11/04/2006 12:00AM

For Pletcher, it's all in a day's work

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LOUISVILLE, Ky. - Todd Pletcher's day began later than usual on Saturday morning.

"I was kind of dogging it today," Pletcher said. "Got out at about 4:45. I had to go to the airport last night, so I was up kind of late."

Unflappable Pletcher seems like the sort of person to rise each morning at the same moment, no prompting necessary. He does, but sets an alarm as backup. "I'd be too afraid I'd oversleep."

Up and at 'em on a frosty Churchill Downs morning, the first sets of horses going to the racetrack under the cloak of darkness - just another day in the life of America's leading trainer. Except this was the day Pletcher was to start a stupefying 17 horses on the Breeders' Cup program.

By 8 a.m., all the Saturday starters had walked the shed row, all the other horses that needed to train had been out and were either cooling off or back in their stalls. Pletcher still had plenty of business to hold his attention. Did he feel butterflies? "No, not yet."

The pit of the stomach might tighten at some point later in the day, but as usual, Pletcher was prepared, had all his bases covered. A two-page printout on his office desk listed comprehensive race-day plans for every Breeders' Cup starter: Lasix, icing, equipment, who was to lead the horse to the paddock. This was the general, drawing up his field plan.

Back to his hotel, change from training clothes into a slick afternoon suit, back to the racetrack - time to start rolling.

"The stakes are obviously high today," Pletcher said. "Once you start racing some horses, it all happens pretty fast. Really, the longest days are the ones that you have to wait around all day, like the Derby. We've got things all lined up now - we just have to go over there and execute."

- Marcus Hersh

It's No Joke by a neck in Ack Ack

Trainer Becky Maker keeps setting the bar high for her stable star, It's No Joke, and he just keeps achieving. Five weeks after he captured the Grade 2 Hawthorne Gold Cup, It's No Joke raced to another important victory in the Grade 3 on the Breeders' Cup undercard at Churchill Downs.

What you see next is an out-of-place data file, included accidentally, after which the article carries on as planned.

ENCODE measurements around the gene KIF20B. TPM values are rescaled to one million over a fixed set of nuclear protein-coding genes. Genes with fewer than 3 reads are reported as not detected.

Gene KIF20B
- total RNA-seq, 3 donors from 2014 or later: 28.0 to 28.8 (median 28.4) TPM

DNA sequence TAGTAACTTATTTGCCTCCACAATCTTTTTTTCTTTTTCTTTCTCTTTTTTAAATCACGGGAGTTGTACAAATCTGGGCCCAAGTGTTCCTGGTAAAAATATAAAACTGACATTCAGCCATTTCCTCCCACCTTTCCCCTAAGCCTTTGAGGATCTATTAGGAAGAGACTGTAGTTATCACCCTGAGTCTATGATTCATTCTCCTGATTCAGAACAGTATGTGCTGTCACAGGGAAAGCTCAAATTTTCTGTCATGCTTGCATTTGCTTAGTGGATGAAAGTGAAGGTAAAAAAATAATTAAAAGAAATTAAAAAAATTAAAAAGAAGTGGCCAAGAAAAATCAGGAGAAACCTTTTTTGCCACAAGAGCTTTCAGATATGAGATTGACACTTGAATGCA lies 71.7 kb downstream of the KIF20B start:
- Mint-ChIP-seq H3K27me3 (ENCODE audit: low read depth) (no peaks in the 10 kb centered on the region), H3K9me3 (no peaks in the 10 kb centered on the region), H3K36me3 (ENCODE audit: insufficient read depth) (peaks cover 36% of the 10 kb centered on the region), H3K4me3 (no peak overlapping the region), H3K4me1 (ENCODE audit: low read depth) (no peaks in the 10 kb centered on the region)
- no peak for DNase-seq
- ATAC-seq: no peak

Ridden by Robby Albarado, It's No Joke took the lead turning for home before turning back a sustained run from Irene's Mon to win by a neck. Level Playingfield was along late to finish third, another 1 1/2 lengths back.

It's No Joke, owned by Stan Fulton, returned $8.80 as second choice in a field of 12. He finished one mile in 1:34.77 over a fast track and earning $134,234 from the $232,800 purse. The win was his fifth from 10 starts this year.

Magna Graduate, making his first start in more than seven months, pressed the pace before fading to 10th as the 5-2 favorite. Latent Heat and Wiggins were scratched from an original field of 14.

- Marty McGee

O'Neill, P. Val team up in Very Subtle

Patrick Valenzuela, known for his prowess as a speed rider, played to his strength in winning the $238,200 Very Subtle Stakes aboard Maryfield at Churchill Downs on Saturday.

Under a hustling ride from Valenzuela, Maryfield shot to the front with fractions of 21.70 seconds and 44.67 in the six-furlong race. After turning aside bids from several rivals coming in early stretch, she lasted for a 1 1/4-length victory over Morner. Maryfield raced six furlongs in 1:09.61 over a fast track in the Very Subtle, which kicked off the Saturday's Breeders' Cup card.

Hot Storm, the tepid favorite at 4-1 in the 10-horse field, ran third, a neck behind Morner. Indian Flare, Joint Effort, Trippi Street, and Humorous Gal - who raced in Thursday's Chilukki Stakes at Churchill Downs - were scratched.

Maryfield ($11.40), a 5-year-old daughter of Elusive Quality, is owned by Empire Stables, Mark Gorman, and Jim Perry and trained by Doug O'Neill. She scored her second stakes victory of the year in the Very Subtle.

- Byron King

Big fields expected Tuesday

Tuesday's 10-race program features a $55,000 turf allowance for fillies and mares. As has been common throughout much of the fall, both at Keeneland in October and more recently at Churchill, a full and competitive field awaits Kentucky horseplayers.

Miss Laken, a Dynaformer filly who went through her first two allowance conditions in quick succession in Chicago, could be a slight favorite, although several other fillies figure to take substantial play as well. Those horses could include Wrapped Up in You, Cursora, Moon Berry, Ladyburn, and Quiero Ganar.

Thirteen are entered, although only as many as 10 can start in the 1 1/8-mile race, which carries a third-level allowance condition.

Two other allowances (races 3 and 10) also are part of what will be the lone Tuesday card of the meet. Election Day is the reason for the track running the extra date.

- Marty McGee